Sunday, 21 October 2007

Diary of a night

6PM and our carer arrives to help put the girls to bed. Washing Mog's hair is a tricky task at the moment and involves 8 hands. First we take Little Fish, strip her off and put her in the bath with an inch or so of water. Next the headrest from Mog's chair is removed, the chair itself is tilted back as far as it will go, and she is placed in the chair with her head over the bathtub, hair dangling behind her. The carer mans the showerhose, and I take the place of her headrest, trying to simultaneously support Mog's head high enough to keep her breathing whilst at the same time keeping it low enough that when the water from the shower is directed over her head the majority of it will end up back in the bath and not on the ceiling, the walls, the wheelchair and myself. Little Fish is responsible for bubble control, a demanding task involving gathering handfuls of stray lather and clapping her hands together to ensure the foam is evenly distributed across the bathroom and everyone in it. That's 6 hands, where are the missing two I hear you ask? These are Mog's, and over the past four weeks we have learnt it is wise to cover these with a heavy blanket whilst washing her hair, or her spasm causes her arms to fly out and knock both carer and myself into the bathtub with Little Fish.

The hairwash over, our carer retreats to the kitchen to dry Mog's hair whilst I wrestle with an octopus extract Little Fish from the bathtub and insert her into her sleepysuit and then to bed. Hook up her Nippy, turn off the light and leave her to it. Carer and I then work as a team to get Mog into bed, washed, changed and settled for the night.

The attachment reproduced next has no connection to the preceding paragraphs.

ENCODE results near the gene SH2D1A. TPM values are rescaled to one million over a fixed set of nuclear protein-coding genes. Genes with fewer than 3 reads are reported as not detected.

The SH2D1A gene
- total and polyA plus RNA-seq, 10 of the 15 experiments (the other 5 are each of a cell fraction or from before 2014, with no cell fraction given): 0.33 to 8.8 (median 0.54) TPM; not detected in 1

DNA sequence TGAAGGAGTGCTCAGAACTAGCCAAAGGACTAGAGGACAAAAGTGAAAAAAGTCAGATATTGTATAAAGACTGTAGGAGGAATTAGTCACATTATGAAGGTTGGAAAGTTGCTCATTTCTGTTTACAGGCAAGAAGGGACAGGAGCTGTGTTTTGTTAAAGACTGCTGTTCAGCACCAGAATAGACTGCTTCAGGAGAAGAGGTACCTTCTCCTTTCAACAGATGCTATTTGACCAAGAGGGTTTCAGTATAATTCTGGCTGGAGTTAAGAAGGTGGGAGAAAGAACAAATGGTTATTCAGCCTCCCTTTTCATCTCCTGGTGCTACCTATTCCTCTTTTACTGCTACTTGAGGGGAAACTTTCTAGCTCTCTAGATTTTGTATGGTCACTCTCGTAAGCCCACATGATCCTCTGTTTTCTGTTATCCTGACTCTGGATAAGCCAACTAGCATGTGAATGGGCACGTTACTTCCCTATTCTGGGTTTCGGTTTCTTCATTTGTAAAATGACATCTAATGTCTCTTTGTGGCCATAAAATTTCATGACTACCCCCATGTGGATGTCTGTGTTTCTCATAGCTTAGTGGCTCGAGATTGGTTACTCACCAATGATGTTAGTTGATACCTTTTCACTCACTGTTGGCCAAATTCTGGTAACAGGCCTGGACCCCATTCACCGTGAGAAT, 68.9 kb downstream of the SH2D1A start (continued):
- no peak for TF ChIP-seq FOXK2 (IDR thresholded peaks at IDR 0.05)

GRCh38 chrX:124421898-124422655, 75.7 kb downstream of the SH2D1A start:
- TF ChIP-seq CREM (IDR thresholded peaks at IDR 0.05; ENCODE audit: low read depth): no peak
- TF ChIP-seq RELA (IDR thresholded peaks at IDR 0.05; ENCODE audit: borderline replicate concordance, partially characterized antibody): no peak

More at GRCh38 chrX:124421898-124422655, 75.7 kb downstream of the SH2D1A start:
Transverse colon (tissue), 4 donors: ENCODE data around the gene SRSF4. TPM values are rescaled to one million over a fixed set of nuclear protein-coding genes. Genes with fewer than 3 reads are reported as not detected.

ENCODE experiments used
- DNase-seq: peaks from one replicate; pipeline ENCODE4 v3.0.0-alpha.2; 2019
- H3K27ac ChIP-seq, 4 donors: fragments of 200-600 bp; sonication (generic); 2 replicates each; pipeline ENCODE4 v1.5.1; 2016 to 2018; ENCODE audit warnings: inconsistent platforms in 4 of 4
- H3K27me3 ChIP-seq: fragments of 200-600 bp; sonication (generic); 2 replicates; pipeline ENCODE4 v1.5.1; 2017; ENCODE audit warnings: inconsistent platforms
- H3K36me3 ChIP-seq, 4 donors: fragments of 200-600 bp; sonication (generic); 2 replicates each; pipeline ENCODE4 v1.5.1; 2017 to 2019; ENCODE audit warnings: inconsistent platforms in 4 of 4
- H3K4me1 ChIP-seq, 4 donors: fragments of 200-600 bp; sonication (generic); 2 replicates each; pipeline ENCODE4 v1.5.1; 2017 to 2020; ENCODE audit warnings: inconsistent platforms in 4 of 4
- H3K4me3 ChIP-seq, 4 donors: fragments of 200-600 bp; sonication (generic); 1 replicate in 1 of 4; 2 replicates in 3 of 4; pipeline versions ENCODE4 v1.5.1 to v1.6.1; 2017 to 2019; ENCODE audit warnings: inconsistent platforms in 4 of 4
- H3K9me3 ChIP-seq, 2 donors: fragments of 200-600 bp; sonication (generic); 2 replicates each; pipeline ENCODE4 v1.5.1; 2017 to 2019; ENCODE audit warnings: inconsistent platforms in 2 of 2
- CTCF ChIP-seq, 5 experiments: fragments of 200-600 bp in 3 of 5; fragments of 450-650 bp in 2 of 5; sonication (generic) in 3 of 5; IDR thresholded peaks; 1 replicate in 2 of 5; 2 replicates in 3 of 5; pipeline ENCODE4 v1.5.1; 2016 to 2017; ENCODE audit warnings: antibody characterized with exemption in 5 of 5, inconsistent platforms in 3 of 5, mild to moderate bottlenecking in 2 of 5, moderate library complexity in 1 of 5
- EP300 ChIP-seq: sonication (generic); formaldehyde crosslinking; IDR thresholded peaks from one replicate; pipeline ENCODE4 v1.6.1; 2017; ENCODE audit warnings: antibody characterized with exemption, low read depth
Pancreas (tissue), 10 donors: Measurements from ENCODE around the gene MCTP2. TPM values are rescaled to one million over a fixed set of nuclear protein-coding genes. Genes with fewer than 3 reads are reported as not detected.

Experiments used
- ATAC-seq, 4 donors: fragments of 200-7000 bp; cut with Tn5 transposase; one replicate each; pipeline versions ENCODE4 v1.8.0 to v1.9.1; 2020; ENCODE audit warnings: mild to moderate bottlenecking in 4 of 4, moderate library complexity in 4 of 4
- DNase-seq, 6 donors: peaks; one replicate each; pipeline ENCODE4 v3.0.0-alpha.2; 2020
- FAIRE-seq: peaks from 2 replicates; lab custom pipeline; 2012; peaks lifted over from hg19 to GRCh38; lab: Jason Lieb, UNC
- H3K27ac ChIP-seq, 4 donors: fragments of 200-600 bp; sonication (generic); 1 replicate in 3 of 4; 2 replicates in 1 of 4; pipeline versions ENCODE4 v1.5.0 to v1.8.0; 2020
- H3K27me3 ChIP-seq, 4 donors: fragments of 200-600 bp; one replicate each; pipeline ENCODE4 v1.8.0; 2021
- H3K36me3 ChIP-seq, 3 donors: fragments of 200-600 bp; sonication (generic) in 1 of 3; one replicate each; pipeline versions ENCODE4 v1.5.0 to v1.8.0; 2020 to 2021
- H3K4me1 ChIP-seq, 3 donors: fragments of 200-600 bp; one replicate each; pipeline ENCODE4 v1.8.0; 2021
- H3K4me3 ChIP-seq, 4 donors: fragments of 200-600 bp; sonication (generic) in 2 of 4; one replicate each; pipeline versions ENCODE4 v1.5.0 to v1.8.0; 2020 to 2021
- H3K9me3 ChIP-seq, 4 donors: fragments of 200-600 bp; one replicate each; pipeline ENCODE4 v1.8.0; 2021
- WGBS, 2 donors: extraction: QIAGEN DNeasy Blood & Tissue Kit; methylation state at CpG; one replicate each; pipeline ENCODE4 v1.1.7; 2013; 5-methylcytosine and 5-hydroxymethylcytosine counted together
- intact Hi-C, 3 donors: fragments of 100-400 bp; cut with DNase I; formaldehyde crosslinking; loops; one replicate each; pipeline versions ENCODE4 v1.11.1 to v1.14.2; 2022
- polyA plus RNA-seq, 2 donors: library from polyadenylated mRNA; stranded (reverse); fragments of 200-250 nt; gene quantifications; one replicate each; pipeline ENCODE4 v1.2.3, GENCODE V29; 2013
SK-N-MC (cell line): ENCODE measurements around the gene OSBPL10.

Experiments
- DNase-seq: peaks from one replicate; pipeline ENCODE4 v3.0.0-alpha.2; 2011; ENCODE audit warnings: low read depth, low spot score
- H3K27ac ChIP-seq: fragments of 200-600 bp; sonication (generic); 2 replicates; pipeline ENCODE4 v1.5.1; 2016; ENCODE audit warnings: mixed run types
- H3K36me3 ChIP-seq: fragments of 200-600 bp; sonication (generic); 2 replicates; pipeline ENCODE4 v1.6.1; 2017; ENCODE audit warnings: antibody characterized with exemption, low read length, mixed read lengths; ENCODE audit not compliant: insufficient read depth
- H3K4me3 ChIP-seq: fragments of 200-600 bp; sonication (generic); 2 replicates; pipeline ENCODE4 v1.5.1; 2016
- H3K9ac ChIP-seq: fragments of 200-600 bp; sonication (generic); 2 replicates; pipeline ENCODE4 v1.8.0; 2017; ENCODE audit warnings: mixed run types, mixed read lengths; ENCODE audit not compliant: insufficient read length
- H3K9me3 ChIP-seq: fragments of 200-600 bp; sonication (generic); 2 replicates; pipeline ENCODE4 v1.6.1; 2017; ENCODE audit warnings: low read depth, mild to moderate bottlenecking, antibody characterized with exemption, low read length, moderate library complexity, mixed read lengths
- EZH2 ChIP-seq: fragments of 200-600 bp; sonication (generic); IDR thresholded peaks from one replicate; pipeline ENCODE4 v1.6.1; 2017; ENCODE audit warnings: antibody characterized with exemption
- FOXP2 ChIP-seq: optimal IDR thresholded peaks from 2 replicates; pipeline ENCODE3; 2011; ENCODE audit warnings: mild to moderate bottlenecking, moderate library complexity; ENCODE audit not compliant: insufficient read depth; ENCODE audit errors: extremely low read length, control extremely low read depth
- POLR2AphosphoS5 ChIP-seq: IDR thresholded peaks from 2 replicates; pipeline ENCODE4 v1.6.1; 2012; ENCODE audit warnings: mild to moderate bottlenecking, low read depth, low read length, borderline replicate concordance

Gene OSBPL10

7PM and both girls are settled, carer leaves. I sit down for 5 minutes at which point Mog makes her existence known. Going in to settle her and sort out her evening medications I become aware of a gentle aroma emanating from somewhere near the centre of her bed. Wonderful, the laxatives have worked at last. Less wonderful, we have no carer until 8AM and changing Mog in her brace takes two people, one to support her on her side with her knees in a safe position (i.e. not putting pressure on her recently broken hips), and the other to clean her up. As it turns out, a partial job can be carried out by just one person (myself), but only by contorting myself on the bed with Mog, using one of my knees to support her head and another to support her legs, whilst reaching over her body to mop her up - a position which makes it impossible to see what I am doing but thankfully one which Mog seems to find hysterically funny. Unfortunately her laughter causes her arms to wave wildly catching me a fair few blows to the face as I attempt to help her. I manage to sort out the worst of things but cannot possibly change the liner to her brace by myself without serious risk to her surgery sites and to my back. So I settle for packing the soggy bits out with cotton wool and one way liners, settle her on her back again and hobble off the bed and out of her room.